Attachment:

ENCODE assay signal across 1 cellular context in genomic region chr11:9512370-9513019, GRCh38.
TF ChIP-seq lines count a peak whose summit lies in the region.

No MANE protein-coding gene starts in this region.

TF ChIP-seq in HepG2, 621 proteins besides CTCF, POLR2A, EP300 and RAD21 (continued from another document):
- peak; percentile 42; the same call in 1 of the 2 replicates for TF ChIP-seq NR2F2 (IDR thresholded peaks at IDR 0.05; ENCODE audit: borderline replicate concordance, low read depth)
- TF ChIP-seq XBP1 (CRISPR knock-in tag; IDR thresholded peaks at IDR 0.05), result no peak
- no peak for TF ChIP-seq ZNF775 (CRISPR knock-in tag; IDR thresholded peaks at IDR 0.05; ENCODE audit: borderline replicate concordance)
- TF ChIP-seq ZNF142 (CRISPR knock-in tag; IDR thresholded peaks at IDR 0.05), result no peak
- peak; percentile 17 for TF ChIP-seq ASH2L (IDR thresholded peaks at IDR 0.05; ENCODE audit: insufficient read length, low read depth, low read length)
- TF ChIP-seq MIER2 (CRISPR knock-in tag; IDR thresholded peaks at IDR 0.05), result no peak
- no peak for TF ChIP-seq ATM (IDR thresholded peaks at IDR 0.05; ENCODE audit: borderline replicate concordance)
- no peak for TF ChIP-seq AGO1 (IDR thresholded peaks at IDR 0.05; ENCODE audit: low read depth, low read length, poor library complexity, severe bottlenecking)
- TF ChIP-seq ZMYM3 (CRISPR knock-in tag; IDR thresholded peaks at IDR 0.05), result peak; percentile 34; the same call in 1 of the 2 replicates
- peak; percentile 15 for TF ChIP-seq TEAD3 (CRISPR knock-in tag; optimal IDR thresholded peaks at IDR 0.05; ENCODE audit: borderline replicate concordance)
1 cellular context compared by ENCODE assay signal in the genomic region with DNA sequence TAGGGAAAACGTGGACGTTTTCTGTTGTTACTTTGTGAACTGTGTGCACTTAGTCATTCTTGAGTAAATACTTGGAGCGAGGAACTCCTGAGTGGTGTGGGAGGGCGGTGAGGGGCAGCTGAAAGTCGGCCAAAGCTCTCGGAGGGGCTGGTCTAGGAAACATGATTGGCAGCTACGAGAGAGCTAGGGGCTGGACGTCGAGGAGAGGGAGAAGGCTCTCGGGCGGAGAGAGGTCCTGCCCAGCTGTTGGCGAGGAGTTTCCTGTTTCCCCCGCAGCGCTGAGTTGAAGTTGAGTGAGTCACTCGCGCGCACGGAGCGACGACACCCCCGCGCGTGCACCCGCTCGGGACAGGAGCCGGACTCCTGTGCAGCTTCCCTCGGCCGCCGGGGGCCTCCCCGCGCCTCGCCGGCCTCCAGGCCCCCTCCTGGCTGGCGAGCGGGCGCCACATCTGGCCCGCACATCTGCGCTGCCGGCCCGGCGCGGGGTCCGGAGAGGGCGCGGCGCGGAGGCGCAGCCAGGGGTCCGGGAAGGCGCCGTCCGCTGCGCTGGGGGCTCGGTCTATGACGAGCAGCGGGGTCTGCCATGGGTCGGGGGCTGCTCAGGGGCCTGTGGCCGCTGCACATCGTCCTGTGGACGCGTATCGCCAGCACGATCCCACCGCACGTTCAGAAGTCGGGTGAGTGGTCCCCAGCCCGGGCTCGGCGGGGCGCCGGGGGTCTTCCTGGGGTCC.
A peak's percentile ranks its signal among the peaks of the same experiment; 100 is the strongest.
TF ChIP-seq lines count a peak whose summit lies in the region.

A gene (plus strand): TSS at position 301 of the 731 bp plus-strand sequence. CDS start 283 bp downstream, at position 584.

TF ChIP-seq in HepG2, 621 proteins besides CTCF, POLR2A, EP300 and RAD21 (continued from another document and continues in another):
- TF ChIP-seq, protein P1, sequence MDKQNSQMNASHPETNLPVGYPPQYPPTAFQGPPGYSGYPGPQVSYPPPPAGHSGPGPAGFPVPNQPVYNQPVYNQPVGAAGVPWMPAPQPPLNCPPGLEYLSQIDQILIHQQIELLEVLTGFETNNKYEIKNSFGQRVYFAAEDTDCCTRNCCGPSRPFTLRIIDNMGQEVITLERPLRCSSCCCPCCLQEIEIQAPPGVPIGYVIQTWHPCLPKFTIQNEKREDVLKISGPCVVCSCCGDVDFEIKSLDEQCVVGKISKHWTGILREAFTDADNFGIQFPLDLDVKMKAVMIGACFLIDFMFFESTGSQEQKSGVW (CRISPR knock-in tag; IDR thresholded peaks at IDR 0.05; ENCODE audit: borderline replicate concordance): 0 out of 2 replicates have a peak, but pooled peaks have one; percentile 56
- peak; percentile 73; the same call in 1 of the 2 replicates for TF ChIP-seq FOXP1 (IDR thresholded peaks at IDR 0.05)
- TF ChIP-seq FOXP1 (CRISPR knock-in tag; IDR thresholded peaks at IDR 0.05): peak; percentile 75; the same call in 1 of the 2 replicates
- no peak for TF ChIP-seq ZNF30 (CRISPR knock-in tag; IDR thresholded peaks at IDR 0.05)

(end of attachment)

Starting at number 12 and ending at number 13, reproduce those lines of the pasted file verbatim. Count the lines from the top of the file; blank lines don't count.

- no peak for TF ChIP-seq AGO1 (IDR thresholded peaks at IDR 0.05; ENCODE audit: low read depth, low read length, poor library complexity, severe bottlenecking)
- TF ChIP-seq ZMYM3 (CRISPR knock-in tag; IDR thresholded peaks at IDR 0.05), result peak; percentile 34; the same call in 1 of the 2 replicates